THE injustice that parents, pupils and teachers at St Leonard’s Catholic School have experienced should be familiar to readers throughout County Durham. It should, in fact, be familiar to everyone in our country because it reflects a serious problem in our politics.

St Leonard’s was ordered to close by the Department for Education (DfE), only a few days before the autumn term began, due to the presence of Reinforced Autoclaved Aerated Concrete – or “raac”. Hundreds of schools in the country were impacted by cheap concrete, however institutions in the south, in Tory constituencies and council areas, are back to normal. St Leonard’s isn’t.

Now, when the raac-crisis began, the resolutions were obvious: repair schools; protect pupils and provide them with mitigating circumstances for exams. Anyone with an atom of common sense could see that, but my experience dealing with government ministers has been bureaucratic and nightmarish.

For instance, I’ve had meetings with the DfE asking for mitigating circumstances for St Leonard’s pupils, only to be met with bizarre and excessive obfuscation. One minister told me that it would require a change in the law, and tried to baffle me with parliamentary procedure. It was just their way of saying ‘no’.

Ministers are supposed to fix problems, not sit on them. Working people didn’t fight for centuries for parliamentary democracy only to have a bored Tory minister say they can’t be bothered to legislate.

With that in mind, you can see why politics is full of injustices. Think of the recent Horizon IT scandal: ministers, past and present, knew about the issue for years, but it took a television drama to force the government to do something.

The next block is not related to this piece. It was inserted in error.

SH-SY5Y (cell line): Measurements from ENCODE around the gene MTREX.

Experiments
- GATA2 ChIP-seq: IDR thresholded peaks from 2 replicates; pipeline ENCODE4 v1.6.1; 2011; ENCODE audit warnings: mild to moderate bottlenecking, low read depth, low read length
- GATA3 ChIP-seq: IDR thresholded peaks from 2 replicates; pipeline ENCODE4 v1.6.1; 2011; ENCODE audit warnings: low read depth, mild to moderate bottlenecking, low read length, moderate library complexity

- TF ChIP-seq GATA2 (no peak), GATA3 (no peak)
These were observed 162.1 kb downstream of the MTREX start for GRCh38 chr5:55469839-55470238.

With St Leonard’s, ministers can’t ever say they didn’t know, or weren’t told. I even brought one to the school in September to meet with parents and school leaders.

Since the raac crisis began, I’ve used all the parliamentary mechanisms at my disposal to ensure that St Leonard’s isn’t forgotten and that justice is secured. Debates, questions, speeches and now a parliamentary petition.

The appeal calls on the government to change the law so mitigating circumstances can be provided for exams this year.

Remember, pupils were forced to work remotely, with no access to coursework or equipment, after raac was discovered. When alternative settings were found, they were noisy and overcrowded and in different sites across the City of Durham. The disruption to their education has been real and severe. Families have recently told me their children received conditional university offers for university, offers which didn’t take into consideration the impact that RAAC has had on their education.

Although the government doesn’t appreciate this, folks in Durham do.

Thousands of people signed the petition, demonstrating the real sense of solidarity in our county for the St Leonard’s community. I was proud to present the petition in Parliament last week and I’ll be following it up with the DfE.

I’ll meet the Chief Executive of the university admissions body, UCAS, soon to discuss protections for all St Leonard’s pupils who dream to attend university.

After all, the true impact raac has had on pupils isn’t yet known and we have a duty to safeguard their life chances. I’ll continue to lead that charge, and any organisations involved in the decisions which impact our children’s futures should expect to hear from me.